RGJAY: National Insurance denies TPA incentive data requested under RTI

The Maharashtra government has launched Rajiv Gandhi Jeevandayee Arogya Yojana (RGJAY) in order to improve medical access facility for both Below Poverty Line (BPL – Yellow card holders) and Above Poverty Line (APL- Orange card holders) families). RGJAY is already being implemented in eight districts including Mumbai and would be implemented throughout the state in phased manner in a period of three years.

According to Dr Raju Jotkar, assistant director, RGJAY, “In the instance of non availability of a health card (in the eight districts where the scheme is implemented), the beneficiary family can still avail the services at network hospital by producing Yellow/Orange/Antyodaya/Annapurna ration card and photo identity.”

The first level of authorisation for undergoing any procedure will be from the insurer or rather TPA (third party administrator). Is it possible that genuine patients may be denied approval for procedure based on TPA interested in keeping the claims payout down? Dr Jotkar, says, “In the two-layered preauthorization, RGJAY society physicians have an upper-hand as they have an opportunity to see the case, the verdict of TPA doctor and power to accept or reject the verdict (overrule TPA verdict).”

The RGJAY society has paid National Insurance Company premium of Rs333 per family (service tax extra) for about 49.2 lakh beneficiaries, of which two quarterly premiums have been paid till date. It means the society has paid the insurance company premium of Rs82 crore for two quarters ending December 2012.

According to Dr Jotkar, “80% of the premium paid by Maharashtra state to NIC is for claim settlement of network hospitals, while 20% for administration cost of insurer as per memorandum-of-understanding (MOU). Out of the 20% administration cost some portion is passed on by NIC to the TPA for his services, which are not available in-house in NIC. It is learnt that TPA fees range 5% to 8% of the premium depending on scope. It would be prudent to pose this question to NIC for better precision.”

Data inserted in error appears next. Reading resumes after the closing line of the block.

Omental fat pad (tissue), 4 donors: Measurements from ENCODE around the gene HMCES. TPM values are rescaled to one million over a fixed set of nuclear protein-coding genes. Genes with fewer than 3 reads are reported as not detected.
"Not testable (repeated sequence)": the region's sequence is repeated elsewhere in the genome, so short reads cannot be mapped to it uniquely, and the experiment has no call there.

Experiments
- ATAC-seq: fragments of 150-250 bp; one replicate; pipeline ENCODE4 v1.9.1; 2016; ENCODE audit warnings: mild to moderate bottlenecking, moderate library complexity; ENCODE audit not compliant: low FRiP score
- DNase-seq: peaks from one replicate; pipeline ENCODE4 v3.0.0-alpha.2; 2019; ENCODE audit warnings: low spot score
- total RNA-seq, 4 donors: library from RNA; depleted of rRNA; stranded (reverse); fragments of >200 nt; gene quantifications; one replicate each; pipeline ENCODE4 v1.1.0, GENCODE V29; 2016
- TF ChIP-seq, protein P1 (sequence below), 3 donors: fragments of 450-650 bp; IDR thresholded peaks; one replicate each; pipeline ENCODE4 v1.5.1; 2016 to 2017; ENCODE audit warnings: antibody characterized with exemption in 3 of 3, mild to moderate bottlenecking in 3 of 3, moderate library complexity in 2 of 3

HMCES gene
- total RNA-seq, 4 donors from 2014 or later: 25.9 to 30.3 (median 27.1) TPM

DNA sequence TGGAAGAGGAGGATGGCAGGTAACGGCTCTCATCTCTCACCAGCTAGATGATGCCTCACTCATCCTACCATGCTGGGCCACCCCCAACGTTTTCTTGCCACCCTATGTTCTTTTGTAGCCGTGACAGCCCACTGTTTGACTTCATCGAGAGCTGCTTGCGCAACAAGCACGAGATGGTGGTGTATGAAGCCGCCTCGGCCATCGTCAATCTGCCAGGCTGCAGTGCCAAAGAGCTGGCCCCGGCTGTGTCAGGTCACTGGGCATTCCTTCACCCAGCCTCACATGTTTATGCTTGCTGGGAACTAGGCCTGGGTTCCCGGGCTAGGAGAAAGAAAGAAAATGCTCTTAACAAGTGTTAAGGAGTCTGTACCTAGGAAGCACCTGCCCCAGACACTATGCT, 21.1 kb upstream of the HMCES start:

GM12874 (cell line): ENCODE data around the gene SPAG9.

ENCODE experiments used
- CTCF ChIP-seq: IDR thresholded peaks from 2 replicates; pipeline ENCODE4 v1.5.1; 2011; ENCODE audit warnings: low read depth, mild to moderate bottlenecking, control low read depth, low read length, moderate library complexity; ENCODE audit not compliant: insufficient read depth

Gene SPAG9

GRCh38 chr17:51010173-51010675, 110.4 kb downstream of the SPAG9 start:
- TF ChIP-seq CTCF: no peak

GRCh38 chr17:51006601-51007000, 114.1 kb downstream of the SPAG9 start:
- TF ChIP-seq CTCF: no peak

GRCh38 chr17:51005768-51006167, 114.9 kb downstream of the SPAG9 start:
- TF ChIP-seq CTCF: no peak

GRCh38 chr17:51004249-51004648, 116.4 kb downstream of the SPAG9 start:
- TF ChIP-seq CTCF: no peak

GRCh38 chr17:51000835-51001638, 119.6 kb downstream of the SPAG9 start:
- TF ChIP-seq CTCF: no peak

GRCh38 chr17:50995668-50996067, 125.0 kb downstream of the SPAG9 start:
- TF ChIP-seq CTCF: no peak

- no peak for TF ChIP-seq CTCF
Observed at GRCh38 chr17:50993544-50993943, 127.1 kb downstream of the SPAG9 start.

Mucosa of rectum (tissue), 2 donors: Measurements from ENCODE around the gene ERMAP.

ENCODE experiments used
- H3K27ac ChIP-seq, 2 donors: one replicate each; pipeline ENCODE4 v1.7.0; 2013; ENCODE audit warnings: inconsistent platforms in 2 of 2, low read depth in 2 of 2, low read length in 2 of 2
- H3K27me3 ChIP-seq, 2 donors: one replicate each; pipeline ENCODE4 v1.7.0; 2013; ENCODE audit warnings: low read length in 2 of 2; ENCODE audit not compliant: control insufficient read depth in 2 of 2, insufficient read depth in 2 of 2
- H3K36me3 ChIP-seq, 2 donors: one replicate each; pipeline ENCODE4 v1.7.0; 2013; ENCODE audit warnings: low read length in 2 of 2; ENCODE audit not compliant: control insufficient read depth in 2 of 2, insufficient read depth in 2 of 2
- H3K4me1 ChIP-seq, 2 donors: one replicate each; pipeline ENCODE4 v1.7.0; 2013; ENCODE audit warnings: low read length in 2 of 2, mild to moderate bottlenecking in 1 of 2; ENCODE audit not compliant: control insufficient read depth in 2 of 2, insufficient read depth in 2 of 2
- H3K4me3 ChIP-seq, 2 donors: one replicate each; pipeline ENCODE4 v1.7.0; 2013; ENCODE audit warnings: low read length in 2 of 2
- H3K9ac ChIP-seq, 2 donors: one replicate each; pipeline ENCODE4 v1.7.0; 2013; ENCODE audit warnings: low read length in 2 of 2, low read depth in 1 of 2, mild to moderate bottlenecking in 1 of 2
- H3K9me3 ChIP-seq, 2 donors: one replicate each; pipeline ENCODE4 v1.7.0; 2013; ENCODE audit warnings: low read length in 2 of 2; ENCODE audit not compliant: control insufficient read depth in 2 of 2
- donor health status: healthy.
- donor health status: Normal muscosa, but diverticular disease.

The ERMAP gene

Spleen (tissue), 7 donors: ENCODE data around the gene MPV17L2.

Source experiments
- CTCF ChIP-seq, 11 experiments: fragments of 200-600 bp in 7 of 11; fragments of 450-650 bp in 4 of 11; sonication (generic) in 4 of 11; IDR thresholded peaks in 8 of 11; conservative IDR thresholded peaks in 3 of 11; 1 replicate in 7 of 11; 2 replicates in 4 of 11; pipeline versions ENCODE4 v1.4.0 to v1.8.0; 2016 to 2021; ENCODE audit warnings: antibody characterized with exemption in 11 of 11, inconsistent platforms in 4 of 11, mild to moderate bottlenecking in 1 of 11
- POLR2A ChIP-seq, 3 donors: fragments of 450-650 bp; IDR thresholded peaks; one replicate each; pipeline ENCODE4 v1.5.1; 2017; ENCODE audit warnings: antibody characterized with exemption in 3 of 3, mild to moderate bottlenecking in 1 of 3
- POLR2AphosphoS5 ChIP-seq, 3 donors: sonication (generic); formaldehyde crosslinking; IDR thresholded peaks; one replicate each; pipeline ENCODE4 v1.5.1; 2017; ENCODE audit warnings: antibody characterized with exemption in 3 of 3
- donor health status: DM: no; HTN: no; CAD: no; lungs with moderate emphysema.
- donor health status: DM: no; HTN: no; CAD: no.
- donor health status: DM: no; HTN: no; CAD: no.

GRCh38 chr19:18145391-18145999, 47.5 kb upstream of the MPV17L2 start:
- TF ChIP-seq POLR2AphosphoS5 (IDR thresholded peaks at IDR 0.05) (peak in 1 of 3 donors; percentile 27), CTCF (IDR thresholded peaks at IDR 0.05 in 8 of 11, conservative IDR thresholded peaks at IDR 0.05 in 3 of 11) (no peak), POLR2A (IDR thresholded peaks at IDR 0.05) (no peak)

It means that TPAs have got minimum of Rs4.1 crore for six months of their services till December 2012. There could be additional doles given to TPA for reducing claims. Dr Jotkar, says, “No precise idea, but we hear that some bonus is given to TPA which is also substantial.”

This is exactly the information sought by social and legal activist Gaurang Damani from NIC, but his RTI (Right to Information) application has been denied even after the first appeal. NIC stated that the documents cannot be provided under Section 8(d) of the RTI Act, 2005. NIC asked for the TPA’s consent to sharing information on incentive for claims reduction. The TPA objected to it with following reasons—“They being private organization are not required to comply with RTI Act. The disclosure of this information will not serve any public interest. On the contrary it would harm and/or injury to their interests. It could cause irreparable damage to them as their competitors would take advantage of their commercial trade secrets.”

Clearly, NIC took refuge under the TPA consent to scuttle the information sought under RTI. Similar data was given by United India Insurance and New India Assurance in the RTI reply for regular mediclaim policies. The TPA contract states that if the incurred claims ratio is 70% to 90%, then there is an incentive of 10% of the amount by which incurred claim is reduced as against the previous financial year. If the incurred claims ratio is 50% to 70%, then there is an incentive of 20% of the amount by which incurred claim is reduced as against the previous financial year.

This is completely detrimental to the interest of the policyholder whose genuine claims can also be partially paid or rejected just so that the TPA is able to get incentives from the insurance company. By putting this incentive clause, the TPA will obviously do everything possible to limit the claims outgo.

According to Mr Damani, “This is a violation of Section 52(1) of the Insurance Act – Dividing Principle. A claim of one person cannot be used to offset the claim of another person. In short, the insurer/TPA cannot offset losses from one policy against another policy.” Interestingly, the Insurance Regulator and Development Authority (IRDA) has chosen to ignore or keep quiet on this important point in the PIL filed by Mr Damani.


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